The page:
Is "new" broken for ATTiny?

Hi All,

I’m having trouble using SoftwareSerial on an ATTiny85. I don’t think that it’s specific to the tiny, however, so I’m looking here for help.

The following code works as expected:

////////////<Code>//////////////////////////
#include <SoftwareSerial.h>

SoftwareSerial serial(0, 1);

void setup()
{
serial.begin(4800);
serial.println("hi");
}
void loop()
{
}
////////////</Code>//////////////////////////

However, if I make serial a pointer and allocate it using the “new” operator - it doesn’t work at all:

#include <SoftwareSerial.h>

SoftwareSerial *serial;

void setup()
{
serial = new SoftwareSerial(0, 1);
serial->begin(4800);
serial->println("hi");
}
void loop()
{
}

Is this a known issue? It seems to be breaking a library I use (MeetAndroid), which uses “new” to create a SoftwareSerial object with the pins I send to its constructor.

Sean

Moderator edit:
</mark> <mark>[code]</mark> <mark>

</mark> <mark>[/code]</mark> <mark>
tags added.

Is this a known issue? It seems to be breaking a library I use (MeetAndroid), which uses "new" to create a SoftwareSerial object with the pins I send to its constructor.

You are trying to use MeetAndroid on a ATTiny? Don't you need a ATHuge for that?

You are trying to use MeetAndroid on a ATTiny? Don't you need a ATHuge for that?

It seems to fit fine. Running at a cool 7.5k. Any ideas about the issue with new? I generally prefer dynamic allocation to static so this is a pretty general problem for me =/

thebiglebowski2:
I generally prefer dynamic allocation to static

That's not a habit that will stand you in good stead on an Arduino, especially an ATTiny. In this case you're only allocating memory at startup and never releasing it so you're unlikely to encounter the heap corruption and fragmentation issues associated with dynamic allocation, but it's not giving you any benefit and it you extend that approach and make more widespread use of heap memory you could be heading for trouble.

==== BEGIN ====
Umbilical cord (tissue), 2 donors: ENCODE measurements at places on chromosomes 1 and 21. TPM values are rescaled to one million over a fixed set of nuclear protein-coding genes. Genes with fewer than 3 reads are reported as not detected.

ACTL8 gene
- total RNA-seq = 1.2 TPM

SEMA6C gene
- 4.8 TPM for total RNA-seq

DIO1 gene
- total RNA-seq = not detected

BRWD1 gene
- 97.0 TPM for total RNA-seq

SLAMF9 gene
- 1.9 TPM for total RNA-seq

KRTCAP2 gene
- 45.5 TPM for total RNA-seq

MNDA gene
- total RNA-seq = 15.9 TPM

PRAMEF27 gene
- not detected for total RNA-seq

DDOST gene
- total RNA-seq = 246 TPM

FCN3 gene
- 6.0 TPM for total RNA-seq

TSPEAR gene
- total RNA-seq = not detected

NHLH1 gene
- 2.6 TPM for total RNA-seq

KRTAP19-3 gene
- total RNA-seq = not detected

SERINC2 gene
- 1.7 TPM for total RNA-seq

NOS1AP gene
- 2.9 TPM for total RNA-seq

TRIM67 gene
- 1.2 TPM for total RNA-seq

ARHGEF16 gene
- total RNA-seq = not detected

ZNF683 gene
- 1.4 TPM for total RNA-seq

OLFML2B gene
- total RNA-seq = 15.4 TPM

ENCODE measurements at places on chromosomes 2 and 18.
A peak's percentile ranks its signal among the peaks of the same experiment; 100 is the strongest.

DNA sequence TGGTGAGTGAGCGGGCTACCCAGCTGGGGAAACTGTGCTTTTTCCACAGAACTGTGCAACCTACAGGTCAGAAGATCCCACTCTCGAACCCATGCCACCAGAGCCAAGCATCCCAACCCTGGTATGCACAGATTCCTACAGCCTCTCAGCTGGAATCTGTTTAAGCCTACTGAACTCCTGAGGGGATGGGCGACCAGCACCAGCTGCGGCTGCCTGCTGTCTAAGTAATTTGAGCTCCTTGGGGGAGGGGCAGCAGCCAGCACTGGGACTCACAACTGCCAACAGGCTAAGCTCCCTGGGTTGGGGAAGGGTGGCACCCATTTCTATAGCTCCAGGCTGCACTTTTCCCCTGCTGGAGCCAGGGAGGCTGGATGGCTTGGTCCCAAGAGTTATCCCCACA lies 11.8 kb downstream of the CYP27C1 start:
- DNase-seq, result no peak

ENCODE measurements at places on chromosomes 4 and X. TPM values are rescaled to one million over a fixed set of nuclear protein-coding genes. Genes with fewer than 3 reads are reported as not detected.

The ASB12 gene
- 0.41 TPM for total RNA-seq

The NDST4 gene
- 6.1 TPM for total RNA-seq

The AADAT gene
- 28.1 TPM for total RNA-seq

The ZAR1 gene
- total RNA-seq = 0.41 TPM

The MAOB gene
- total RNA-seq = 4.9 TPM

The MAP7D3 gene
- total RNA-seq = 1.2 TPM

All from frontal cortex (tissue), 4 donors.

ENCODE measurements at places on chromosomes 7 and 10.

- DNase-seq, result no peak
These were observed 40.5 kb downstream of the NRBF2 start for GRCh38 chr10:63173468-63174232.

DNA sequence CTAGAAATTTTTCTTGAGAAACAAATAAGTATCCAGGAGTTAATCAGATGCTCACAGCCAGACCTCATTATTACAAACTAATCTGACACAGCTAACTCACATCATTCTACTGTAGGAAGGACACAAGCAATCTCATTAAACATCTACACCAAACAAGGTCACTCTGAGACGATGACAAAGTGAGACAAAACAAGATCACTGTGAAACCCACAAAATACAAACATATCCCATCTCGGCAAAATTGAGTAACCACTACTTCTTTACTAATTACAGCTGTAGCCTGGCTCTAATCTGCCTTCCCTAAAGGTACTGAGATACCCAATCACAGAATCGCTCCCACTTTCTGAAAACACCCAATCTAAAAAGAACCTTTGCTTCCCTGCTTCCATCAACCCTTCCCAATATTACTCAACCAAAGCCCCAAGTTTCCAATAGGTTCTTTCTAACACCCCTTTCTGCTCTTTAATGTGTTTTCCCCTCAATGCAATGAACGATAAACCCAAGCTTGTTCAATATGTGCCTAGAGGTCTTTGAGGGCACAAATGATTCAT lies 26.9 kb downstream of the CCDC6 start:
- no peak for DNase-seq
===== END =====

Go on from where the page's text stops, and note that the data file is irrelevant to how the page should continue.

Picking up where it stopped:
Other than the philosophical objection, is there anything stopping you from declaring the SoftwareSerial statically?

In terms of getting the new() operator working, I'd suggest using the simplest and most direct approach to getting serial comms working (because I've seen comments suggesting that it can be problematic on the ATTiny) and once you have, investigate any remaining dynamic allocation problems separately (I suspect you will find that new() actually works just fine and all you're seeing is a SoftwareSerial problem).

Thanks PeterH for the reply - I do probably need to start thinking more procedurally when designing my arduino codes.

In any event - the plot thickens! I did a bunch of experimenting and found that the serial output fails if the SoftwareSerial object is created outside of the main .ino file. Normally, the library does the following in its constructor:

MeetAndroid(int baud, int rx, int tx)
{
SSerial = new SoftwareSerial(rx, tx);
SSerial->begin(baud);
}

I assumed it was "new" that was making this fail because if I use the same code directly in the arduino setup() method it fails to work, whereas statically declaring "SoftwareSerial serial(rx, tx);" works just fine.

However, if I change that to:

MeetAndroid(int baud, int rx, int tx)
{
SoftwareSerial s(rx, tx);
s.begin(baud);
SSerial = &s;
}

This also fails to work! Does anyone have a clue why the SoftwareSerial object seems to fail on an ATTiny85 if the object is either:

a) Created dynamically in the main ino file
b) Created dynamically in an included library
c) Created statically in an included library

Any ideas?

thebiglebowski2:
a) Created dynamically in the main ino file
b) Created dynamically in an included library
c) Created statically in an included library

…forgot one…

e) There is a bug in my code

MeetAndroid(int baud, int rx, int tx)
{
SoftwareSerial s(rx, tx); // <<<<< s is an automatic variable. Its entire scope is this function.
s.begin(baud);
SSerial = &s;
// <<<<< s is now out of scope and is destroyed. SSerial is a reference to an object that no longer exists.
}

:astonished:

Right so that's clearly why the "static declaration in library" doesn't work - my bad! I forgot that C does have a certain degree of "garbage collection". Any idea why the original didn't work? That is, using:

MeetAndroid(int baud, int rx, int tx)
{
SSerial = new SoftwareSerial(rx, tx);
SSerial->begin(baud);
}

?

thebiglebowski2:
Right so that's clearly why the "static declaration in library" doesn't work - my bad!

Actually, it's why "declaration as a local automatic variable" doesn't work. There's nothing wrong with "static declaration in library" as long as you do it right.